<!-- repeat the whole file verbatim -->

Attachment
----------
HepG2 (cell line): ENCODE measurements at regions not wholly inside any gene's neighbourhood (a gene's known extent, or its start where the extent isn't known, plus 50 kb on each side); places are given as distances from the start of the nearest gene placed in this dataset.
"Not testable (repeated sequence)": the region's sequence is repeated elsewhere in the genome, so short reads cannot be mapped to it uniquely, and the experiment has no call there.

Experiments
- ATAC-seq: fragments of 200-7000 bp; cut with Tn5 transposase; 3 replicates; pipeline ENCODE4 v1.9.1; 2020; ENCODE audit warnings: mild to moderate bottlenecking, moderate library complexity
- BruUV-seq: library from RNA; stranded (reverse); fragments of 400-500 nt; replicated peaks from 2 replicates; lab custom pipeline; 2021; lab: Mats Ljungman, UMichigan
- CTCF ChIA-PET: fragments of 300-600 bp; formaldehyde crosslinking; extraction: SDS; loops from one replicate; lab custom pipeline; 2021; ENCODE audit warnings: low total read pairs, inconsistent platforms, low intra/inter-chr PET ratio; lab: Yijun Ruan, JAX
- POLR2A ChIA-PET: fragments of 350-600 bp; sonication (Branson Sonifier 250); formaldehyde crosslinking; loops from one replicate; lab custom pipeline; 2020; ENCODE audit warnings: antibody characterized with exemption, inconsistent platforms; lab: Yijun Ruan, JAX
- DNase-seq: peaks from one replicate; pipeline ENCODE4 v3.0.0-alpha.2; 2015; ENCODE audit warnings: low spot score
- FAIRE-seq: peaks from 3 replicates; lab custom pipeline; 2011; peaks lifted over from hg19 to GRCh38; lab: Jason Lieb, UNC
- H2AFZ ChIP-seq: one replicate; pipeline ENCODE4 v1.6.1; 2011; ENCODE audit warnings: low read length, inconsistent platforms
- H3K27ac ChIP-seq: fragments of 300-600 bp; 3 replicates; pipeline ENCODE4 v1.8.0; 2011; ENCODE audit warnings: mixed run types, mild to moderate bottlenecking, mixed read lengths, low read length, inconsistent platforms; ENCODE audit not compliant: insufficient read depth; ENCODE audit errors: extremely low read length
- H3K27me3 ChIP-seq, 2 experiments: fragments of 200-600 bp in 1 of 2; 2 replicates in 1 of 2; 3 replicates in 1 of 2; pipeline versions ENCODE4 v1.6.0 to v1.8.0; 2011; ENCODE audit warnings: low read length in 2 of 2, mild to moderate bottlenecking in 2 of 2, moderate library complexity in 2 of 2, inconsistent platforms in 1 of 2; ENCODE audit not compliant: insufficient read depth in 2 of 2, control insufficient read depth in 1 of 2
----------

HepG2 (cell line): ENCODE measurements at regions not wholly inside any gene's neighbourhood (a gene's known extent, or its start where the extent isn't known, plus 50 kb on each side); places are given as distances from the start of the nearest gene placed in this dataset.
"Not testable (repeated sequence)": the region's sequence is repeated elsewhere in the genome, so short reads cannot be mapped to it uniquely, and the experiment has no call there.

Experiments
- ATAC-seq: fragments of 200-7000 bp; cut with Tn5 transposase; 3 replicates; pipeline ENCODE4 v1.9.1; 2020; ENCODE audit warnings: mild to moderate bottlenecking, moderate library complexity
- BruUV-seq: library from RNA; stranded (reverse); fragments of 400-500 nt; replicated peaks from 2 replicates; lab custom pipeline; 2021; lab: Mats Ljungman, UMichigan
- CTCF ChIA-PET: fragments of 300-600 bp; formaldehyde crosslinking; extraction: SDS; loops from one replicate; lab custom pipeline; 2021; ENCODE audit warnings: low total read pairs, inconsistent platforms, low intra/inter-chr PET ratio; lab: Yijun Ruan, JAX
- POLR2A ChIA-PET: fragments of 350-600 bp; sonication (Branson Sonifier 250); formaldehyde crosslinking; loops from one replicate; lab custom pipeline; 2020; ENCODE audit warnings: antibody characterized with exemption, inconsistent platforms; lab: Yijun Ruan, JAX
- DNase-seq: peaks from one replicate; pipeline ENCODE4 v3.0.0-alpha.2; 2015; ENCODE audit warnings: low spot score
- FAIRE-seq: peaks from 3 replicates; lab custom pipeline; 2011; peaks lifted over from hg19 to GRCh38; lab: Jason Lieb, UNC
- H2AFZ ChIP-seq: one replicate; pipeline ENCODE4 v1.6.1; 2011; ENCODE audit warnings: low read length, inconsistent platforms
- H3K27ac ChIP-seq: fragments of 300-600 bp; 3 replicates; pipeline ENCODE4 v1.8.0; 2011; ENCODE audit warnings: mixed run types, mild to moderate bottlenecking, mixed read lengths, low read length, inconsistent platforms; ENCODE audit not compliant: insufficient read depth; ENCODE audit errors: extremely low read length
- H3K27me3 ChIP-seq, 2 experiments: fragments of 200-600 bp in 1 of 2; 2 replicates in 1 of 2; 3 replicates in 1 of 2; pipeline versions ENCODE4 v1.6.0 to v1.8.0; 2011; ENCODE audit warnings: low read length in 2 of 2, mild to moderate bottlenecking in 2 of 2, moderate library complexity in 2 of 2, inconsistent platforms in 1 of 2; ENCODE audit not compliant: insufficient read depth in 2 of 2, control insufficient read depth in 1 of 2